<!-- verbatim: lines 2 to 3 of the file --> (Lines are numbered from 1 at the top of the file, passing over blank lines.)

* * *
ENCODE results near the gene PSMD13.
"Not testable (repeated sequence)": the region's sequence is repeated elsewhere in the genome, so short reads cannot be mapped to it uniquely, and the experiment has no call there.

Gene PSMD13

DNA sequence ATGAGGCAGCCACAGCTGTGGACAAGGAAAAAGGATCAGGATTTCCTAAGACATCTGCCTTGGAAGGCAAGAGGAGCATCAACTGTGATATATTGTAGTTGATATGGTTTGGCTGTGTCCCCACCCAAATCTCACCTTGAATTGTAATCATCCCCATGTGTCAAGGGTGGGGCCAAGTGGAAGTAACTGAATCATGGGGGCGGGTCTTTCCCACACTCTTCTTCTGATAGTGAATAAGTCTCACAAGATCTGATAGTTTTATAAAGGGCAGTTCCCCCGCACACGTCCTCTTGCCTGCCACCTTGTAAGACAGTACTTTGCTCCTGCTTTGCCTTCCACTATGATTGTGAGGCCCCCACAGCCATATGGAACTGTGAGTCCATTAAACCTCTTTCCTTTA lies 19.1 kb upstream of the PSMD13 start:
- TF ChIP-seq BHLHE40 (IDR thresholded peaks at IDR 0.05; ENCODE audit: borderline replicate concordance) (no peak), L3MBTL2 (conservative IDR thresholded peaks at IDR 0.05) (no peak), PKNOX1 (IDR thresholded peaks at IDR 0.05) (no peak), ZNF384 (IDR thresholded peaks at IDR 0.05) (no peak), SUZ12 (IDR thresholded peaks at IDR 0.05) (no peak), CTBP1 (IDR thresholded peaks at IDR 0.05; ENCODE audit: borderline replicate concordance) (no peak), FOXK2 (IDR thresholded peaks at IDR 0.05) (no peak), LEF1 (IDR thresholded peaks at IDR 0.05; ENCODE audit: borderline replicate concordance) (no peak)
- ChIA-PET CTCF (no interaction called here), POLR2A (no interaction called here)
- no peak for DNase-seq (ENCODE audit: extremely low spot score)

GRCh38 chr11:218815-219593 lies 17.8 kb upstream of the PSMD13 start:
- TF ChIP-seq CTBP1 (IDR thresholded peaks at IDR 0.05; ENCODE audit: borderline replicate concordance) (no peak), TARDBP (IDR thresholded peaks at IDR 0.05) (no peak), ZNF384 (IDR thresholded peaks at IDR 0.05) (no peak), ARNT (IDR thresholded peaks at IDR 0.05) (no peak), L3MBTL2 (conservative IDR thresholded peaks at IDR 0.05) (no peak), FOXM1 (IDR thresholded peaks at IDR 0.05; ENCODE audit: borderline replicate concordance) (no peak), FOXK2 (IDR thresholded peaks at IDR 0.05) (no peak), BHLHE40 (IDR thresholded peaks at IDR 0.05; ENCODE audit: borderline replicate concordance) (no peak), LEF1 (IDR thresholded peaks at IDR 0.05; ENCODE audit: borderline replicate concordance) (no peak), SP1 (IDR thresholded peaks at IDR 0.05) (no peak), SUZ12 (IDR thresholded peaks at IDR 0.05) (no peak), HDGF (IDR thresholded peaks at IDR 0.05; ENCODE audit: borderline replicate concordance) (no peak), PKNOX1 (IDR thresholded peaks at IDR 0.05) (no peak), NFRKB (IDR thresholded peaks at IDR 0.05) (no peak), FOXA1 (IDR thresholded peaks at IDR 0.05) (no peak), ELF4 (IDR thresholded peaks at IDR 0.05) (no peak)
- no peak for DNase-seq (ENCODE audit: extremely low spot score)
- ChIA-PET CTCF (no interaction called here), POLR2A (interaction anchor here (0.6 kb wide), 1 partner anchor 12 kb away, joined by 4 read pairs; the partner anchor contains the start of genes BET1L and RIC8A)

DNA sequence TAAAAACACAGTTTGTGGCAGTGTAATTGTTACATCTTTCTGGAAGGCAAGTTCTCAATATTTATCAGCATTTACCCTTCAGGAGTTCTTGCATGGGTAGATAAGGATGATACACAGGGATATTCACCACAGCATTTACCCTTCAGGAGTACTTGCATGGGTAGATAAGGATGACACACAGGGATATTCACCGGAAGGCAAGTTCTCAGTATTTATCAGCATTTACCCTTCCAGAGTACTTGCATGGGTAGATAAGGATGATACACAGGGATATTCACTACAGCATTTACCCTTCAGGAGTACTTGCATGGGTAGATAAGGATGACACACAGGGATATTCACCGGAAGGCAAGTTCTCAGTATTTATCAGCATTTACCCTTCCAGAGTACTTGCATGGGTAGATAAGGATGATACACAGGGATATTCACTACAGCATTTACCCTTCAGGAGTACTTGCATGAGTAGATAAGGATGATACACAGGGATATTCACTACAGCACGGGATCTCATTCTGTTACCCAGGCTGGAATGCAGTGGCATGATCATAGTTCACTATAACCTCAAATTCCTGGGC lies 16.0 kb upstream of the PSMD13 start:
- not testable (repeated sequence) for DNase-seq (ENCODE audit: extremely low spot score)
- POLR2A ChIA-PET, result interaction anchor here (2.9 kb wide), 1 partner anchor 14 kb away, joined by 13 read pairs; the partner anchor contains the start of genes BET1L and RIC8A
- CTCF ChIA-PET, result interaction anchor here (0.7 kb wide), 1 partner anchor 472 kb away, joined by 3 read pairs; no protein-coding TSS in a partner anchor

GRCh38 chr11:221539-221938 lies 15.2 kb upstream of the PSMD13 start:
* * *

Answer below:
"Not testable (repeated sequence)": the region's sequence is repeated elsewhere in the genome, so short reads cannot be mapped to it uniquely, and the experiment has no call there.

Gene PSMD13